A history of this momentous challenge
The first successful crossing of an ocean by oar power alone was made by two Norwegians in 1896 across the North Atlantic. Frank Samuelsen and George Harbo set off from New York on June 6 in an open wooden rowing boat and arrived on the west coast of France 55 days later. The next successful attempt was made over half a century later in 1966 by two British men, Chay Blyth and John Ridgeway, on a crossing between Newfoundland and Ireland taking 92 days. Three years later another British man John Fairfax (pictured) completed the first solo crossing in 180 days between Gran Canaria and Florida. In all cases these early crossings were made with very rudimentary equipment and limited, if any, modern technology.
Amyr Klink was the first person to row across the South Atlantic, leaving from Lüderitz, Namibia on 10 June 1984 and arriving 100 days later in Salvador, Brazil on 18 September 1984.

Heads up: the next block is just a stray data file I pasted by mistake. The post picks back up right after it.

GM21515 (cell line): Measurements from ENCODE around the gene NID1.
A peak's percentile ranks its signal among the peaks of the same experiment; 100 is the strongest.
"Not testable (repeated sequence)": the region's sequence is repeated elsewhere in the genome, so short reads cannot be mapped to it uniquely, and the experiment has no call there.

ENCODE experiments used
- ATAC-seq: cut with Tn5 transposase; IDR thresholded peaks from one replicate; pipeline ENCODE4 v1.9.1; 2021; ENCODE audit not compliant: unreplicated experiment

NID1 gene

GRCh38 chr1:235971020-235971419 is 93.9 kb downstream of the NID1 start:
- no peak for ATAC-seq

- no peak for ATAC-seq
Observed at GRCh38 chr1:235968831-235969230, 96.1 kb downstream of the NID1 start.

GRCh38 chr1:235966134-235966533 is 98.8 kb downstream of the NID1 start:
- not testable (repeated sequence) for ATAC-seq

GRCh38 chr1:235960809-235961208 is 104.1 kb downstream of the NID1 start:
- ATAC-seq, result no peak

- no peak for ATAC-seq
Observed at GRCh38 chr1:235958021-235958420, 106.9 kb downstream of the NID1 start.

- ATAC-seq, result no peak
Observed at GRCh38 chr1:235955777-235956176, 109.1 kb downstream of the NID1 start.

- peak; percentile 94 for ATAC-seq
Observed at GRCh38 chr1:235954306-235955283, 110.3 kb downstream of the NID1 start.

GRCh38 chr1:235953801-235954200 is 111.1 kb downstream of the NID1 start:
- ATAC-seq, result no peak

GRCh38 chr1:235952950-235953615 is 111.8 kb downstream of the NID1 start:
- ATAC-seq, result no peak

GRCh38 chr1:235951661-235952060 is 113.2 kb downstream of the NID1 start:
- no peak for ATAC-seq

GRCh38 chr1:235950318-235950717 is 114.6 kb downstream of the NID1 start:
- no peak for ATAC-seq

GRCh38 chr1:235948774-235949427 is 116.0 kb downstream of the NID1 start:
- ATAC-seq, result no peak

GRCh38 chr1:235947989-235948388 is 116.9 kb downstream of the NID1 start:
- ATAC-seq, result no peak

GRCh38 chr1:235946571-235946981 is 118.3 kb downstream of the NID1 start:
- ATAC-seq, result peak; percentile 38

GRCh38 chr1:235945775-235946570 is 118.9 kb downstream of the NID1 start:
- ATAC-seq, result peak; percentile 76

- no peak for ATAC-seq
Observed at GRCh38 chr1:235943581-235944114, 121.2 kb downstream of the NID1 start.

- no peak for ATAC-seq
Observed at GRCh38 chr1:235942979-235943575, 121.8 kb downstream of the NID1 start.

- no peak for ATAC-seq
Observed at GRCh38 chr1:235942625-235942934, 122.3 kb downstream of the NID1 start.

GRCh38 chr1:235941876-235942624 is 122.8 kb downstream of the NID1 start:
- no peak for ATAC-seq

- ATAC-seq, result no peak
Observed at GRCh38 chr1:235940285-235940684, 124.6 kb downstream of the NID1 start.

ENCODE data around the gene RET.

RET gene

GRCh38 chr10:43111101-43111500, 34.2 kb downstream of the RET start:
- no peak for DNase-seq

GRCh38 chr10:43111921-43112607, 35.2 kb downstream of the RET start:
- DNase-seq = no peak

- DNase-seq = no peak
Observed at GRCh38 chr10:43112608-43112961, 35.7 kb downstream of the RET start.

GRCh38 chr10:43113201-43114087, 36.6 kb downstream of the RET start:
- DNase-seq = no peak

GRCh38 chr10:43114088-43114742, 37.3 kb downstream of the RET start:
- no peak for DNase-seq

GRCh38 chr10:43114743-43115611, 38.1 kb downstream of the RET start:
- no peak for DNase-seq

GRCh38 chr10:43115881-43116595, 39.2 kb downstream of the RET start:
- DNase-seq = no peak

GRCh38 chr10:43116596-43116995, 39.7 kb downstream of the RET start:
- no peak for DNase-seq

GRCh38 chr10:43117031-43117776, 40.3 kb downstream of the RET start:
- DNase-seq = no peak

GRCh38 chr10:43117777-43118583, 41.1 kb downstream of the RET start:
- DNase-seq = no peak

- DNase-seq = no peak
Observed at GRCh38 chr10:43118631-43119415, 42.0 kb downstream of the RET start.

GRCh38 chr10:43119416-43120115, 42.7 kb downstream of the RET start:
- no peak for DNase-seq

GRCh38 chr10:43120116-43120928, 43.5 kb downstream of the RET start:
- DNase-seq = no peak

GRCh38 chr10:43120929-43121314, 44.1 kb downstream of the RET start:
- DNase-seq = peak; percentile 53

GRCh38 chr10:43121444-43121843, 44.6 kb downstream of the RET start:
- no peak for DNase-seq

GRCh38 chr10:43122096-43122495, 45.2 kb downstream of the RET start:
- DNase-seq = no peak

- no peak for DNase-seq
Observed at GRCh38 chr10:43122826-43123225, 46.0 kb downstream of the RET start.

On 3 December 1999 Tori Murden of the USA became the first woman to row any ocean solo when she arrived in Guadeloupe, having set off from Tenerife in the Canary Islands 81 days earlier. In March 2006 Julie Wafaei of Canada became the first woman to row across the Atlantic from mainland to mainland.
On 10 July 2005 the Vivaldi Atlantic four-man team (Nigel Morris, George Rock, Steve Dawson, Rob Munslow) set the record for fastest unsupported row from St John’s, Newfoundland to the longitude of Bishop Rock lighthouse, UK. They left on 31 May 2005, arriving back on 10 July 2005 in a time of 39 days 22 hours and 10 minutes. The Vivaldi Atlantic four also became the first four-man team ever to row the North Atlantic west to east. This record still stands as the fastest unsupported row across this 1850 nm North Atlantic Route.
The fastest unsupported row from the US to England was set in 2005 by The Ocean Fours (NL) (Gijs Groeneveld, Robert Hoeve, Jaap Koomen, Maarten Staarink) with the Vopak Victory. They left New York on 27 May and crossed the Bishops Rock longitude 60 days, 16 hours and 19 minutes later. This record was beaten by Leven Brown and his crew in 2010. Their boat ‘Artemis Investments’ left New York on 17 June 2010 and arrived in St Mary’s on the 31st of July 2010 in a time of 43 days 21 hours 26 mins and 48 seconds. Which remains the record to date for the longer 2850 nm and original North Atlantic route.